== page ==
"He put on a 45-minute display unlike anything I'd seen before," Pitino said. "He was the most impressive workout I've had since I've been a coach. I said to myself, 'I found the next Larry Bird.' "
Over lunch, Pitino convinced Nowitzki's agent to play coy, telling teams that his client might do one more year in the German military instead of coming to the United States to play. In return, Pitino guaranteed that he'd take Nowitzki with the 10th pick in the draft.
Only problem is, Dallas got there first. Donn Nelson, the international maven, sold his dad on Nowitzki.
The Mavs worked a trade with Milwaukee, which grabbed Nowitzki at No. 9 and dealt him to Dallas along with No. 19 Pat Garrity for No. 6 pick Robert "Tractor" Traylor. That is known as a "flat-out fleecing." Big D got Big D, Milwaukee got an overweight, under-developed, under-motivated product of the American youth system in Traylor, and Boston was left watching.
"We were crushed," Pitino said. "We were devastated."
Actually, the Celtics did wind up with a pretty fair consolation prize in Paul Pierce. But after a difficult first season, Nowitzki has become an absolute force -- to the point that several teams have struck out in drafting foreign players while searching for The Next Dirk.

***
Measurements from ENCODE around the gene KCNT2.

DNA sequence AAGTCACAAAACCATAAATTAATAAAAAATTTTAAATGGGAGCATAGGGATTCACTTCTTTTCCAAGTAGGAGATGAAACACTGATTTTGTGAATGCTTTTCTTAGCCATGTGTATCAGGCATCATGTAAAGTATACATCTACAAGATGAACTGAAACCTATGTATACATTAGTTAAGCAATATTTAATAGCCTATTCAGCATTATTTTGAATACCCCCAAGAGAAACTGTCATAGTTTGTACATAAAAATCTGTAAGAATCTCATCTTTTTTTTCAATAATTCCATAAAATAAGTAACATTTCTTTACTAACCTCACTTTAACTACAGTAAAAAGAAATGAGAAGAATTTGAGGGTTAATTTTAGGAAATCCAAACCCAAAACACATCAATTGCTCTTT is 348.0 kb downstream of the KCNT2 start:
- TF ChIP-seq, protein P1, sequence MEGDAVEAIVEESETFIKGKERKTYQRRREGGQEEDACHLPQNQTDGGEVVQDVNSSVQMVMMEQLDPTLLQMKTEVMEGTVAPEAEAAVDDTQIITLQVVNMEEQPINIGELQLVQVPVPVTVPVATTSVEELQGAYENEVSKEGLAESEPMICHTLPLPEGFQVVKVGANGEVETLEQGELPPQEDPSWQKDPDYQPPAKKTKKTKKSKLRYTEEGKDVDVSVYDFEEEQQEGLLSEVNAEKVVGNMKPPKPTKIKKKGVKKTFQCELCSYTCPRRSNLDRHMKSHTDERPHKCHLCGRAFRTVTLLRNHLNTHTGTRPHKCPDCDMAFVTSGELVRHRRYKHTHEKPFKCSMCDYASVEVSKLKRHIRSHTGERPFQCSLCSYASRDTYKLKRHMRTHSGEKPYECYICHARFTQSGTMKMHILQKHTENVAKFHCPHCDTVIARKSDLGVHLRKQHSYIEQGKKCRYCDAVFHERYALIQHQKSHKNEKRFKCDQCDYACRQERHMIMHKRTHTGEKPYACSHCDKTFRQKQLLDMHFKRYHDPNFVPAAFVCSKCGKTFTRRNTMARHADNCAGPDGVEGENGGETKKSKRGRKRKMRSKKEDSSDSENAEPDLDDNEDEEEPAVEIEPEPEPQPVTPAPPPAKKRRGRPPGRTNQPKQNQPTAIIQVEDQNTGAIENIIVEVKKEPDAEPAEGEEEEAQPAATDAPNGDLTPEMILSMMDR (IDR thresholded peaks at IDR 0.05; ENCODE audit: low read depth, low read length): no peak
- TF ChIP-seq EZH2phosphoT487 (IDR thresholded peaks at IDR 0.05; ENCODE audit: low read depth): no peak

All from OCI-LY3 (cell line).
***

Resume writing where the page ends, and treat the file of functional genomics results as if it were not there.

This postseason his game has reached its apex. Nowitzki went from talented to overpowering in the pitched seven-game battle with San Antonio. Dropping 50 on Phoenix took his stature to another level.
Along the way, he has shown an added American hard edge that has propelled him to the top of the sport.
Anyone who ever labeled Nowitzki a typical Euro softie has to revise that now. Even from the regular season, his rebounds are up (from 9.0 to 11.9), his free throw attempts are up (from 7.3 per game to 10.2) and his three-point attempts are down (from 3.3 to 2.5). He's willing to go where the hard points are scored.
"The NBA added the toughness he needed ," Wolff said. "But isn't that ironic: Back in the '80s it was Europeans who got derided for being 'mechanical' and 'not natural.' Now brutishness is the province of Americans, and grace, flair and finesse most in evidence from guys with funny names and foreign accents."
And now the opportunity presents itself for one of those guys to deliver an NBA title. The foreign invasion has reached the throne room.
Pat Forde is a senior writer for ESPN.com. He can be reached at ESPN4D@aol.com.